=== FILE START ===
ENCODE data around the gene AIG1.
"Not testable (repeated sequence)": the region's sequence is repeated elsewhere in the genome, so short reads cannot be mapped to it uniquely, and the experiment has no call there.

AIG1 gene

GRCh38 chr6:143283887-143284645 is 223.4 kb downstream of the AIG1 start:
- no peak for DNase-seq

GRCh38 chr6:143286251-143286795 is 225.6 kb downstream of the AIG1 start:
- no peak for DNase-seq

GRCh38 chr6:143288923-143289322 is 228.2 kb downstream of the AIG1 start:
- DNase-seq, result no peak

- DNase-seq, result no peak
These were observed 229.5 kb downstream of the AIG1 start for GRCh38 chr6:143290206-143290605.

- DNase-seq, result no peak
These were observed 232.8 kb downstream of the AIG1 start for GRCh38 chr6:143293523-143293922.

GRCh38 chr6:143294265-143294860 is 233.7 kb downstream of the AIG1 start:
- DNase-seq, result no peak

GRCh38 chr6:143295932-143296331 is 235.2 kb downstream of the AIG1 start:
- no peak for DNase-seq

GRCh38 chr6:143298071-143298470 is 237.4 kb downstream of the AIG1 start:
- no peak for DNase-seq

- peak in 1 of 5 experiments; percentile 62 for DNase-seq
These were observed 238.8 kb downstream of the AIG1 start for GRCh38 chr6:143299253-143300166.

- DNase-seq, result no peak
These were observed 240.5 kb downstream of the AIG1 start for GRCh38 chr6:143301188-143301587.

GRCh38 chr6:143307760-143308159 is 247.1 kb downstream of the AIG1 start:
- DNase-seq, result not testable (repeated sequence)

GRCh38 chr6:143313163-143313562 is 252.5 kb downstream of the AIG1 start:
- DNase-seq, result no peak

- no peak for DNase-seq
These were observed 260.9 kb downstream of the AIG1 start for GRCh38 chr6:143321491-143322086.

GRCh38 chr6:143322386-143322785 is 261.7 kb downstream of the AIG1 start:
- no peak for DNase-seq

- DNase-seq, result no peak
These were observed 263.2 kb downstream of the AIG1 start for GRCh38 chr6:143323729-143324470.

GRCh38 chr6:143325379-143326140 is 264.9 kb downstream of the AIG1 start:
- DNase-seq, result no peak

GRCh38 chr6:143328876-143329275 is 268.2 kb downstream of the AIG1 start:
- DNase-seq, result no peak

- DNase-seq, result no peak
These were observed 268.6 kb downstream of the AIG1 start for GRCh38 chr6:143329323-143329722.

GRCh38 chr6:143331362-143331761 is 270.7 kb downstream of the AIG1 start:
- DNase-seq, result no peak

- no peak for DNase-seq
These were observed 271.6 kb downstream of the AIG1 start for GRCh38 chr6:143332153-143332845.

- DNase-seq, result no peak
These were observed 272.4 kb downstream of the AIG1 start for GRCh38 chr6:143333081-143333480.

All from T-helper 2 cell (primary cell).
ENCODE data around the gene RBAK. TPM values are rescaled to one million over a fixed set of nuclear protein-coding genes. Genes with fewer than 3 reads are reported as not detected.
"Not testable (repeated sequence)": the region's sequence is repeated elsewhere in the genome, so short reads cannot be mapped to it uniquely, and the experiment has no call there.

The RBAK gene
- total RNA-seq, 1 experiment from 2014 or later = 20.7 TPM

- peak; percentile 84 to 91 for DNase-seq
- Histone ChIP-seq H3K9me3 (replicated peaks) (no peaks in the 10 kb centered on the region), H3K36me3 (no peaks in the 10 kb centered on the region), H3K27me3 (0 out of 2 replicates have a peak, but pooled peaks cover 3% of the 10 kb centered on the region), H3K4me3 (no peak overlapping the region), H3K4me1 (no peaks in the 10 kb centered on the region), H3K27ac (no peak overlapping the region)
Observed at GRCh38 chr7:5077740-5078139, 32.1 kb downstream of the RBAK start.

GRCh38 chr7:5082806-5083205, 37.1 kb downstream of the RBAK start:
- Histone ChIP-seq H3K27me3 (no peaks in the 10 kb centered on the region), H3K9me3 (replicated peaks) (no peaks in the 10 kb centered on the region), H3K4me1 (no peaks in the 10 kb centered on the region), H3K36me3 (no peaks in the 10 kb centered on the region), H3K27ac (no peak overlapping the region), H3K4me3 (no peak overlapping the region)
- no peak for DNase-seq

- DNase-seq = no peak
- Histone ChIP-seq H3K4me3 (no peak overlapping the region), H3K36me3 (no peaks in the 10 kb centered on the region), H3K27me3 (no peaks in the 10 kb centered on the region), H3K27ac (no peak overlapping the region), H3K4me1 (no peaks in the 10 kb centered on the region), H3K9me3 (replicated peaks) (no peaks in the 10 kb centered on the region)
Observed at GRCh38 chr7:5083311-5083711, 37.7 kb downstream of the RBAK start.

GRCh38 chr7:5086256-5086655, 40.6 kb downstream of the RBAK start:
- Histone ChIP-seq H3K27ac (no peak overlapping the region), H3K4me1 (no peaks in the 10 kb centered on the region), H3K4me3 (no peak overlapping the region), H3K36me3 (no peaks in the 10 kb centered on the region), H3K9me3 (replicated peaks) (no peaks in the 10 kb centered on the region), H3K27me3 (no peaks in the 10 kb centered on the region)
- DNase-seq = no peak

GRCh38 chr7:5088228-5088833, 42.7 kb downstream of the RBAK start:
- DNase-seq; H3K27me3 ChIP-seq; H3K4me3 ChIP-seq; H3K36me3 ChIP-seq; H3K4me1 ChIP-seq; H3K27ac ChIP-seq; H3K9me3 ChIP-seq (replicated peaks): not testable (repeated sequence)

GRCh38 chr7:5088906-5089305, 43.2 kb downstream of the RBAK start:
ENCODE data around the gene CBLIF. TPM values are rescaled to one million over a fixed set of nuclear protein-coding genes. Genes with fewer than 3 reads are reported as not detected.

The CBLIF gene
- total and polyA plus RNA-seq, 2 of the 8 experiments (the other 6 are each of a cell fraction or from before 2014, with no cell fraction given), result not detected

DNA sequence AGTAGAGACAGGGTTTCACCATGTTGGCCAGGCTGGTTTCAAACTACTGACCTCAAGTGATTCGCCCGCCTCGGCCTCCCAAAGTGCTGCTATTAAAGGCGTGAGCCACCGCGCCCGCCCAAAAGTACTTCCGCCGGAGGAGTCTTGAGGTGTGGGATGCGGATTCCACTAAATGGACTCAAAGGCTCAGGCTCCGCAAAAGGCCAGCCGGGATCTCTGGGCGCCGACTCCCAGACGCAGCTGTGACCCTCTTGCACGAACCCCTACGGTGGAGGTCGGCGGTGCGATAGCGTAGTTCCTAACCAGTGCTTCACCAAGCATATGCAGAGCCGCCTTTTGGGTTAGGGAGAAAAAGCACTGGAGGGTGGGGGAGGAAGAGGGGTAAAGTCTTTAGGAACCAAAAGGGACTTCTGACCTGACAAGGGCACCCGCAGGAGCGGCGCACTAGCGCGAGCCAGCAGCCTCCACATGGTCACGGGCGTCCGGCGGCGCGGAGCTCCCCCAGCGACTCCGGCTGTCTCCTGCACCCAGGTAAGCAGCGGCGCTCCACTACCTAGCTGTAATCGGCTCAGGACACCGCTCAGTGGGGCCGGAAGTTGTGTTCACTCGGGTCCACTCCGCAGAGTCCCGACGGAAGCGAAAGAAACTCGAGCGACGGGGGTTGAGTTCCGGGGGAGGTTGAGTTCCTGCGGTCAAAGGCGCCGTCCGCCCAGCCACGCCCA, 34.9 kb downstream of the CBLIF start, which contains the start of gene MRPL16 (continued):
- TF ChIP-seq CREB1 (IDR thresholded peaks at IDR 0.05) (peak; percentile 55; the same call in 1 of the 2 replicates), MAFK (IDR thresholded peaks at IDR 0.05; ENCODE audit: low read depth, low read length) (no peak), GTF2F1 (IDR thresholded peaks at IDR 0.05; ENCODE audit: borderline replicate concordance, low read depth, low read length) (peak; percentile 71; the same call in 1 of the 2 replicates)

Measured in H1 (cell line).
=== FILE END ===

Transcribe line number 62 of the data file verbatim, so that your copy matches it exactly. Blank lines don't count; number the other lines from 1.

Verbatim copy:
- DNase-seq = no peak